Sweeter Than the Day

Live at the Rendezvous, Seattle 2004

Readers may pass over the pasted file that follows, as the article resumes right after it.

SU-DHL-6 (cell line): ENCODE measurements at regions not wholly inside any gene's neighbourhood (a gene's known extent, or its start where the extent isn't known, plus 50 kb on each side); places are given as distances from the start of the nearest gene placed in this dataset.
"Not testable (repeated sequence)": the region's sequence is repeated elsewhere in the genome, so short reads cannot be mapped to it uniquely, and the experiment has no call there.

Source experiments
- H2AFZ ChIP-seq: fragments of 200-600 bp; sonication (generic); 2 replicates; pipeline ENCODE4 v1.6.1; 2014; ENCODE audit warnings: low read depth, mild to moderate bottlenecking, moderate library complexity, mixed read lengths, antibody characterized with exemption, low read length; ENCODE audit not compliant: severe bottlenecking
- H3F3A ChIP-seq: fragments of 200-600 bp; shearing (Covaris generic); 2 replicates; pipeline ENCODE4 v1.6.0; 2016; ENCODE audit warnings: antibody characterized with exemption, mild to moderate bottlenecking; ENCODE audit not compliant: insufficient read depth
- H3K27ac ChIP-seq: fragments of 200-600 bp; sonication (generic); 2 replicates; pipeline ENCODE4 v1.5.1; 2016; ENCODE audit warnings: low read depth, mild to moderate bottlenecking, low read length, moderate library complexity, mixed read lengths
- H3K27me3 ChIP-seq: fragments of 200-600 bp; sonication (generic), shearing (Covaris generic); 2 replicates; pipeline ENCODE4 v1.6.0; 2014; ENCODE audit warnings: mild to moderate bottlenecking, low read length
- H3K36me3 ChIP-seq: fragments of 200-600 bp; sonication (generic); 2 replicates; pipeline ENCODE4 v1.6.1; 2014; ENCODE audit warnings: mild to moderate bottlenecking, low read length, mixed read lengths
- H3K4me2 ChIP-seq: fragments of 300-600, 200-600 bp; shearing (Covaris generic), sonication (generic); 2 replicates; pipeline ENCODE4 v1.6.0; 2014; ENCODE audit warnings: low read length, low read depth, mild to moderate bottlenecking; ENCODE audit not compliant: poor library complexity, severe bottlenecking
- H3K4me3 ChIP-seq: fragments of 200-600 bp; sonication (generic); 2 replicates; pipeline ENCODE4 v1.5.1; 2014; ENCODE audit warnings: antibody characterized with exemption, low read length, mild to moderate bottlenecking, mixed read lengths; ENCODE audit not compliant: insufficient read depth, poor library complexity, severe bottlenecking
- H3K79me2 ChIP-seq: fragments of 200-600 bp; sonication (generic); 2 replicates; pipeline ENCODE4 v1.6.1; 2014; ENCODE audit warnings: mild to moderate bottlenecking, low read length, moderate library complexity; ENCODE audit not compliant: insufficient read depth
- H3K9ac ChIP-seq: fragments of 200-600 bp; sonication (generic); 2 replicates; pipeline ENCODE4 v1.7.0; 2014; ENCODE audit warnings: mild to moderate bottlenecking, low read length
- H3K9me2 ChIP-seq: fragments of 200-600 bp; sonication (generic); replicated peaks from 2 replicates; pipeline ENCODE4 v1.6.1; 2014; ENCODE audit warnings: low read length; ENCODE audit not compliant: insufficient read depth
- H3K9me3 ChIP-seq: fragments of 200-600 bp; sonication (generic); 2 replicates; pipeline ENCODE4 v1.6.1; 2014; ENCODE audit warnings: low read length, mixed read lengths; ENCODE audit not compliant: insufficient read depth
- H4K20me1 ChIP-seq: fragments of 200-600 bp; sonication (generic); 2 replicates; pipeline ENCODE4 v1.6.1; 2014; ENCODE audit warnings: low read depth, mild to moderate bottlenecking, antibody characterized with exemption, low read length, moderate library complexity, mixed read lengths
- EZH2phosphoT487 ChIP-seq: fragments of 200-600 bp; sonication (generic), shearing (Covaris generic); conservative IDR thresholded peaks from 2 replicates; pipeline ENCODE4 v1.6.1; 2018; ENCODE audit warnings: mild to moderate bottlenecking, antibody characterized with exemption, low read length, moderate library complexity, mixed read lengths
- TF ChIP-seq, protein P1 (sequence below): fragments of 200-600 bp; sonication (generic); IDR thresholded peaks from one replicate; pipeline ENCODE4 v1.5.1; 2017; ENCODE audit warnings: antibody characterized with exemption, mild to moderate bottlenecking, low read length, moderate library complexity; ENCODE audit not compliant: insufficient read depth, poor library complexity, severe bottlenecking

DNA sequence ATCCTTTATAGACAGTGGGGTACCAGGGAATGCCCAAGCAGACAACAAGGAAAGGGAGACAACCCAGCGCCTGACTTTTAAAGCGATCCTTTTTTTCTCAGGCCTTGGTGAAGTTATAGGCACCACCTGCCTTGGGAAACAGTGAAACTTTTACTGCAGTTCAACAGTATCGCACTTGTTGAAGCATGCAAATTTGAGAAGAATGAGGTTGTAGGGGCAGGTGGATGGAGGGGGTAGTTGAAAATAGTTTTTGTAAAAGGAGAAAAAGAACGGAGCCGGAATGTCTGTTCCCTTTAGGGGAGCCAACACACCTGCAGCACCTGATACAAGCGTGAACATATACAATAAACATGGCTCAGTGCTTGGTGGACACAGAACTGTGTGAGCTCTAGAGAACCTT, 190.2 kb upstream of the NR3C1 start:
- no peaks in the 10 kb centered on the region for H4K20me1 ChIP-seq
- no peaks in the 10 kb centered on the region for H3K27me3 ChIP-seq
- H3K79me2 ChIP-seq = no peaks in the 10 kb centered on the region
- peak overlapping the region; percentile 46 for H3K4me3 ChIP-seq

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Keyboardist Wayne Horvitz is known for surrounding himself with many electric ensembles. This recording is a reminder of how talented an acoustic pianist he is, alongside his local Seattle based quartet Sweeter Than the Day. This does not mean he dismisses amplified instruments, electric guitarist Tim Young sees to that. STTD incorporates a sound that emphasizes the original compositions of Horvitz that are at once singsongy and stealth. Dynamic levels never peak above moderately loud, while the aesthetic of the band contains concise, tuneful, attractive, hummable, well-paced sound paintings that are never overbearing. The bass and drums, though supportive and complementary, probe but are rarely insistent. For the first set/CD, the opening number "Waltz from the Oven" explores a delicate, noir circus Kurt Weill classicism. By the second piece, "Prepaid Funeral," the band's consistent collective aesthetic is realized; it's a bright, singing, and sighing melodic precept. The titles "Capricious Midnight," "Inference," and "In the Ballroom" evoke images as the titles suggest, the second using a cute repeated figure that swings, the latter a tango-ish skittering dancing line that is also a little funky and bluesy. "Ironbound" provides Horvitz a chance to stretch in a taut but low-key impressionistic, improvised, near gothic treatise, the voice that identifies much of this music. For the beginning of the second set/CD, a similar pristine concept starts things on "Julian's Ballad" (for the great jazz trombonist Julian Priester) but as an anthematic tone poem. The screwball hurled is a Raymond Scott style wacky, cartoonish, ultimately labyrinth inspired lengthy discourse "Disingenuous Firefight," which at 11 1/2 minutes diverts drastically from what is heard before. Where Young's guitar is normally lean and clean, it is thorny and more processed during "Diggin' Bones," his composition. A more darkly radiated ostinato line swings through "In the Lounge," there's a fairly straight reading of the Grateful Dead's "Casey Jones," and the closer is a quick neo-bopper "LTMBBQ." This is an extraordinary document top to bottom that translates well from club date to home stereo. Look out Metheny/Mehldau, Sweeter Than the Day wants your mojo.

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